Sprangel’s consideration for his students extends beyond lessons and homework. “You may need to help them learn to be punctual in getting to class or timely in turning in assignments. They might need someone to help them understand what it takes to meet or exceed expectations on a project,” he says. “In the end it requires that I have prepared my customers to be successful when they transition to the career phase of their lives.”
Holt Blends Psychology, Environmental Awareness
Jenna Holt, assistant professor of psychology
Jenna Holt, a former Mary Baldwin adjunct, makes no secret about her wish to see more students choose psychology as a major. In fact, one of her favorite courses to teach is Intro to Psychology, because, she jokes, “it’s a great challenge to get students to see how exciting psychology can be and try to win them over to the ‘dark side’ so they take psych as a major.”
Developing a new course in ecopsychology is just one of the ways Holt is keeping the curriculum fresh and reinforcing real-world applications. Ecopsychology — “ecopsych” for short — is a relatively new field that includes studying the relationship that humans have with the natural environment and the variables that affect our behaviors regarding the environment. Holt was motivated to learn more after conducting a successful pilot study in ecopsychology for her dissertation at James Madison University. Holt’s course is not quite ready yet, but she is looking forward to involving a few students soon in more research that will provide class material.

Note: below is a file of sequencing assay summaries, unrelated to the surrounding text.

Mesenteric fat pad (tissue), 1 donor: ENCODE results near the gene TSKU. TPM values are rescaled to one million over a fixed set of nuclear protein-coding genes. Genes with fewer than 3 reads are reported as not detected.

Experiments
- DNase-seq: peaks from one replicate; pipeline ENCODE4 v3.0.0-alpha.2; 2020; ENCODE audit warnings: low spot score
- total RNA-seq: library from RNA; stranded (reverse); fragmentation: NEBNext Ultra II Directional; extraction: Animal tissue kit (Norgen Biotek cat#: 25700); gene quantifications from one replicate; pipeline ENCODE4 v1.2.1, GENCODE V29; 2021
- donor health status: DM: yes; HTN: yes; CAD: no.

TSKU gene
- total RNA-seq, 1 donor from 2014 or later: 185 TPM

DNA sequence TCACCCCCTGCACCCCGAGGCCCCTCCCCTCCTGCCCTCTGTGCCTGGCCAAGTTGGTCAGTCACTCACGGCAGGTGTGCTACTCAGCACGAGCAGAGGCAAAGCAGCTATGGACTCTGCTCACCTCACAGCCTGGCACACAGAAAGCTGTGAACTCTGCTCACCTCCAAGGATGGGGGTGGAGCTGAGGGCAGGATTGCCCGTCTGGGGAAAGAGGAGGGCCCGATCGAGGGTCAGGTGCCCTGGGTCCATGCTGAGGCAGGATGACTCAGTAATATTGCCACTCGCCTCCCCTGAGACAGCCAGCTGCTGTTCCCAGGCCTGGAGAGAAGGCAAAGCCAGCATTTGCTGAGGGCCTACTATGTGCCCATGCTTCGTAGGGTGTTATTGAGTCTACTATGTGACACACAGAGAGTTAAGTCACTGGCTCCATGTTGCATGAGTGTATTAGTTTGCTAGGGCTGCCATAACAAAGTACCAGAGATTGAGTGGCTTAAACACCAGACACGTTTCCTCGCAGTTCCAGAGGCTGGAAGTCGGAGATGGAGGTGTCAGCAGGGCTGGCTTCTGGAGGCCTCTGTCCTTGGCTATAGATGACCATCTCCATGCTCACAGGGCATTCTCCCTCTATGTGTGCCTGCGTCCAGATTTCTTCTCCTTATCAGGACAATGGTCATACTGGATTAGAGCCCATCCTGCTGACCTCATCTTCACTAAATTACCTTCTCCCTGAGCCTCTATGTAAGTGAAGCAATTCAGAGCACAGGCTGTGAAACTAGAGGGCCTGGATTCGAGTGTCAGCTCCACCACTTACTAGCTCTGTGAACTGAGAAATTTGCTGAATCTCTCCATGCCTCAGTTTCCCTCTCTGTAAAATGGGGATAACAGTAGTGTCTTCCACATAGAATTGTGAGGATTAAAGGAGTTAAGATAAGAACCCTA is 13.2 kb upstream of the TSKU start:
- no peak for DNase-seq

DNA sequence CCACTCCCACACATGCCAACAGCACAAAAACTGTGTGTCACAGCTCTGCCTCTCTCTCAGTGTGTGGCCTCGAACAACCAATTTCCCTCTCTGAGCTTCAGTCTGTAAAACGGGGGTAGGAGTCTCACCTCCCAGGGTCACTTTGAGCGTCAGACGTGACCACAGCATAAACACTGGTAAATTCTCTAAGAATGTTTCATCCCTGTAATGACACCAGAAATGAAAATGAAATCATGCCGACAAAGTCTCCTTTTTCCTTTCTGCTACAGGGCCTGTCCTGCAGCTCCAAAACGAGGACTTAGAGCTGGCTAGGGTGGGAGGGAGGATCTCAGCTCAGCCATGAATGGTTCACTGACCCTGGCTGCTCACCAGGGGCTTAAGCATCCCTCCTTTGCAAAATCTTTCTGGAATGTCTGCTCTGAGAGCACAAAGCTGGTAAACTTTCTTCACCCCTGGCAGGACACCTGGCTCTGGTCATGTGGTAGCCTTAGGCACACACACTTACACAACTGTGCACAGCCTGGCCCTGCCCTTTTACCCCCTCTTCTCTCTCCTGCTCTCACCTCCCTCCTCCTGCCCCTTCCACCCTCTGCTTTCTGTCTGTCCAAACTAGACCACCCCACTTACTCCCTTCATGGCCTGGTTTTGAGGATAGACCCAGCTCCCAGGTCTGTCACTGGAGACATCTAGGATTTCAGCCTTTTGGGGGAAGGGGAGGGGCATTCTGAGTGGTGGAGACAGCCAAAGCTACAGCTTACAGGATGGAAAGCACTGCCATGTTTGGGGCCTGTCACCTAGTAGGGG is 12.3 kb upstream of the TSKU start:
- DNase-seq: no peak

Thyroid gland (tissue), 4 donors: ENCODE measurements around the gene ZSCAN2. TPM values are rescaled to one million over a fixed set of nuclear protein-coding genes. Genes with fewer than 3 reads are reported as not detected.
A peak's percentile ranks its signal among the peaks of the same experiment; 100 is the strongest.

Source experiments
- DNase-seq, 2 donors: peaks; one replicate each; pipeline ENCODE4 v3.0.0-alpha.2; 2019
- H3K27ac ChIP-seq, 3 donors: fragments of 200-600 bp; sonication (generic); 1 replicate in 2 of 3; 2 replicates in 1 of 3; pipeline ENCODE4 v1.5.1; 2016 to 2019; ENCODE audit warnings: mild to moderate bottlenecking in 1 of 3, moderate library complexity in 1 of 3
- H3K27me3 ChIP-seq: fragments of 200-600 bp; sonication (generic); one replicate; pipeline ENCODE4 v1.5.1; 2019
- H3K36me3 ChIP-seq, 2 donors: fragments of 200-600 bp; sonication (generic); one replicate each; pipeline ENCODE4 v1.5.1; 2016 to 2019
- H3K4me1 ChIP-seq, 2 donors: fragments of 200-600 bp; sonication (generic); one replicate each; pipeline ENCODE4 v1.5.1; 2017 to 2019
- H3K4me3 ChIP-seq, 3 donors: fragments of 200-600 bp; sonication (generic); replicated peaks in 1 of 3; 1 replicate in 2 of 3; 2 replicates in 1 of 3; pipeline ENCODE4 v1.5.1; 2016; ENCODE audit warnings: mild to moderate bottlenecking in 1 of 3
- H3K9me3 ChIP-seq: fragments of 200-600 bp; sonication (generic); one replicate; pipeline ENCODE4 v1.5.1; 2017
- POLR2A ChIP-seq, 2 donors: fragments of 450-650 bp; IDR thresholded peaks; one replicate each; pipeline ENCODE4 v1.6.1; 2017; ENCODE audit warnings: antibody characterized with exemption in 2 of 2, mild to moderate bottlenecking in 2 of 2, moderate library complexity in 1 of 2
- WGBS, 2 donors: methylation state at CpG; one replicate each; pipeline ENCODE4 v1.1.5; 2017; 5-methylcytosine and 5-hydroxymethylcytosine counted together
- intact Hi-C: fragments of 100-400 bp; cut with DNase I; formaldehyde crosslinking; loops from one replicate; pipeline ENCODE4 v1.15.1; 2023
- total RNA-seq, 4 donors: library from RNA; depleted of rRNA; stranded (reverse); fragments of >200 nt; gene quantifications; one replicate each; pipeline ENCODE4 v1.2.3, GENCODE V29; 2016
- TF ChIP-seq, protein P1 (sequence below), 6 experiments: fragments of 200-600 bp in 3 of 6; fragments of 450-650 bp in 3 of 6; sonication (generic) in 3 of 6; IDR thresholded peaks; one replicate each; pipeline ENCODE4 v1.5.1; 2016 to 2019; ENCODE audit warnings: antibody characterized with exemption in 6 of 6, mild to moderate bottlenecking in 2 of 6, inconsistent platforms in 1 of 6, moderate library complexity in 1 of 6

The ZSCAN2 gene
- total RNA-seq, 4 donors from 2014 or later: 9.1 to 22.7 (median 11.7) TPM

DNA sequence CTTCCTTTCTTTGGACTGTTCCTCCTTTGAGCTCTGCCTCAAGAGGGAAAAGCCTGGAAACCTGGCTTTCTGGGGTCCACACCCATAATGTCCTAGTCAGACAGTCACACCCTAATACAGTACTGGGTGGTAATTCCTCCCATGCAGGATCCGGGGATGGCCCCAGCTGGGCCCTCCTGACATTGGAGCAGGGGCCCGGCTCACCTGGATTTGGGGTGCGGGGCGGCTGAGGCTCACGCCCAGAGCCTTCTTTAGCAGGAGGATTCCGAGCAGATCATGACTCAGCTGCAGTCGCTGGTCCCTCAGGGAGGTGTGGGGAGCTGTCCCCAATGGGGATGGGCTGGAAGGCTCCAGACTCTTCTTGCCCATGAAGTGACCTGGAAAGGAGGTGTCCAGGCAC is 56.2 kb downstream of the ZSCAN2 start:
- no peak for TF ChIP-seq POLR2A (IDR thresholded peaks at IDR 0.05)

“I’m eager to draw on the resources of the Spencer Center — which has made great strides in promoting environmental awareness on campus — and Mary Baldwin’s eco-conscious students to expand our knowledge of ecopsychology,” Holt says.
A licensed clinical psychologist, Holt maintains her professional skills by conducting psychological assessments and outpatient counseling in the area. In addition to teaching introductory psychology classes at Mary Baldwin, she leads Techniques of Counseling and Psychotherapy, Abnormal Psychology, and Applied Behavior Analysis.
Thomas Helps Social Work Spread International Wings
Mary Clay Thomas, assistant professor of Social Work
It did not take long for Mary Clay Thomas to make her mark as assistant professor of Social Work at Mary Baldwin University. The books were barely resting on her office shelves when she started developing the college’s first international Social Work field placement. The successful program that allows a few students each year to gain real-life experience in El Progreso, Honduras, through a partnership with Organization for Youth Empowerment is now Thomas’ trademark contribution to Mary Baldwin’s growing Social Work department.
“Our students have learned a great deal about community assessment, Honduran culture, and working with a small NGO [non-governmental organization] in another country,” Thomas beams.
A graduate of an all-female high school in Maryland, Mary Baldwin’s single-sex environment appealed to Thomas from the start. She honed her interests as an undergraduate at University of Montana and while earning her Master of Social Work at University of Vermont. Thomas began her career in Vermont as a social worker counseling children and the elderly.
Thomas was also part of a team of several Mary Baldwin professors and students who investigated gang activity in Staunton and the surrounding area. The project represented an ideal collaboration between the college and community agencies, and the resulting Comprehensive Gang Model report will serve as a guide for developing training programs for parents, setting up support groups, and tailoring afterschool activities to discourage gang involvement.